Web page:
NATO members had set the scene for a reaffirmation by inviting Trump to unveil a memorial to the victims of the September 11, 2001 attacks, located at the new NATO headquarters building in Brussels.

But instead, as other leaders looked on uneasily — and appeared to be quietly laughing at times — Trump focused on the “owed” money and declared:

Terrorism must be stopped in its tracks, or the horror you saw in Manchester [a bombing in northwest England on Monday that killed 22 people] and so many other places will continue forever.

These grave security concerns are the same reason that I have been very, very direct…in saying that NATO members must finally contribute their fair share.

Standing by a remnant of the World Trade Center that was destroyed on September 11, he continued, “Twenty-three of the 28 member nations are still not paying what they should be paying for their defense. This is not fair to the people and taxpayers of the United States.”

Trump also made a surprise call for NATO to include the restriction of immigration amongst its core duties.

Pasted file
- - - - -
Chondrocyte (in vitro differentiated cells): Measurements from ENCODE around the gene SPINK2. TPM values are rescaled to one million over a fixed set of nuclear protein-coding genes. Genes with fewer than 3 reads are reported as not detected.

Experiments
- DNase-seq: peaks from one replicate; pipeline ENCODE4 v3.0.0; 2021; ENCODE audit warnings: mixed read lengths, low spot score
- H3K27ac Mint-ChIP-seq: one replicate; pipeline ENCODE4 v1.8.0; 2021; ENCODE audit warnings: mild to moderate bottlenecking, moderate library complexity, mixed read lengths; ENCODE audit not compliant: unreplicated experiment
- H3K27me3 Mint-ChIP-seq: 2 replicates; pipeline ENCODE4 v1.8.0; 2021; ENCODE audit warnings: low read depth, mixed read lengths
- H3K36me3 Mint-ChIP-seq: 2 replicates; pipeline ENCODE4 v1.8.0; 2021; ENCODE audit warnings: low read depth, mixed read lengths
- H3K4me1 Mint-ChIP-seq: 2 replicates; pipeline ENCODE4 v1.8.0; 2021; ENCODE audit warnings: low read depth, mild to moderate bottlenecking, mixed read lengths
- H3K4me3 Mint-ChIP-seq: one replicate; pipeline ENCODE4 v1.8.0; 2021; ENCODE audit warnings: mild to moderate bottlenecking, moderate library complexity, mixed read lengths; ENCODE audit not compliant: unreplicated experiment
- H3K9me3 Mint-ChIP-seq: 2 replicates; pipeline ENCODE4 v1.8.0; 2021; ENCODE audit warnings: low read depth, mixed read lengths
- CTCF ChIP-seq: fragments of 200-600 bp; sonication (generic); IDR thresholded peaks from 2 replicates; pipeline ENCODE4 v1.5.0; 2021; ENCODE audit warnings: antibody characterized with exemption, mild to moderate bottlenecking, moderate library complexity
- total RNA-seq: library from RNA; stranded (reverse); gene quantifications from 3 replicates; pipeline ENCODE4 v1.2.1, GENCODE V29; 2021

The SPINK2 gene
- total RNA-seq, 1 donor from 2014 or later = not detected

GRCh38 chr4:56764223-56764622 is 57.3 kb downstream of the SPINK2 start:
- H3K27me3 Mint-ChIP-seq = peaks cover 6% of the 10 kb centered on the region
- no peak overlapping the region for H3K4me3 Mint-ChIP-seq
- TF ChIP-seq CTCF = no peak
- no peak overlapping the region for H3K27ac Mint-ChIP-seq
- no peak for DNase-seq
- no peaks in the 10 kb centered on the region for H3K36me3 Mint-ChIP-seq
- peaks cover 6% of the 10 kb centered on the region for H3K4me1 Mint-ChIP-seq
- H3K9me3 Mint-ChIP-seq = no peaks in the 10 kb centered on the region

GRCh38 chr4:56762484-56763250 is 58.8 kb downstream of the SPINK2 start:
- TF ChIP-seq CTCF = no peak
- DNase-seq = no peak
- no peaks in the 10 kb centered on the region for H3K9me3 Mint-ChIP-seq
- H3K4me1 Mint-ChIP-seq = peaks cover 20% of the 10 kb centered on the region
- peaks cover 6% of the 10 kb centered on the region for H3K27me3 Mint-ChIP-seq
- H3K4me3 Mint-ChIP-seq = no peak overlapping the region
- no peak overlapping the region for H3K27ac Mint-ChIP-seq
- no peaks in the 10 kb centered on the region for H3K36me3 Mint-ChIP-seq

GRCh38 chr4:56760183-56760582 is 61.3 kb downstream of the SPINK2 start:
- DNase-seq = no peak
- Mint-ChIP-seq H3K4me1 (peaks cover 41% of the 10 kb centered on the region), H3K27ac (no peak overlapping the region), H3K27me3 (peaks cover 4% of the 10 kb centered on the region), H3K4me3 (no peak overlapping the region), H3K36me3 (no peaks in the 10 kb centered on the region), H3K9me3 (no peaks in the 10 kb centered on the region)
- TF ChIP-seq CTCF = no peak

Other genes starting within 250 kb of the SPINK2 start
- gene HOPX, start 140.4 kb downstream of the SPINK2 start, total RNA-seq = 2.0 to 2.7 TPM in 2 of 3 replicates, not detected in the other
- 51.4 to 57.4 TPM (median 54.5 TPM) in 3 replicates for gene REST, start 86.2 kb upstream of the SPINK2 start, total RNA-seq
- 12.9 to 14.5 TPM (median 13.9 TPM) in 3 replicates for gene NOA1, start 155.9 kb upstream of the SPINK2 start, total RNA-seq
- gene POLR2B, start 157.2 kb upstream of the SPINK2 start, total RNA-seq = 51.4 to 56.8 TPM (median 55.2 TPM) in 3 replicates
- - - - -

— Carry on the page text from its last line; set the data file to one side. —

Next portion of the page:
NATO Secretary-General Jens Stoltenberg defended Trump, saying that while “blunt”, he had “a very plain and clear message on the expectations” of allies.

However, senior diplomats expressed concern, in both public and private comments. One summarized, “This was not the right place or time. We are left with nothing else but trying to put a brave face on it.”

Further discord was spurred by Trump’s behavior at the meeting. He declared, “The Germans are bad, very bad. See the millions of cars they are selling in the US. Terrible. We will stop this.” And he was caught on video pushing aside the Prime Minister of Montenegro, which joins NATO in June, to get to the center of a photograph.

Federal Appeals Court Upholds Suspension of Trump’s “Muslim Ban”

A federal appeals court upholds the suspension of the Trump Administration’s ban on entry into the US by refugees and citizens of six mainly-Muslim countries.

A 10-3 ruling from the 4th US Circuit Court of Appeals upheld the indefinite block on implemntation of the order, first issued in late January and re-issued in a revised form in March after it was initially checked by a federal judge and then a circuit appeals court.

Thursday’s 4th Circuit ruling concluded the ban on refugees and holders of visas is based on religious discrimination:

The evidence in the record, viewed from the standpoint of the reasonable observer, creates a compelling case that primary purpose is religious. Then-candidate Trump’s campaign statements reveal that on numerous occasions, he expressed anti-Muslim sentiment, as well as his intent, if elected, to ban Muslims from the United States.

Attorney General Jeff Sessions reacted to the latest setback, “This Department of Justice will continue to vigorously defend the power and duty of the Executive Branch to protect the people of this country from danger, and will seek review of this case in the United States Supreme Court.”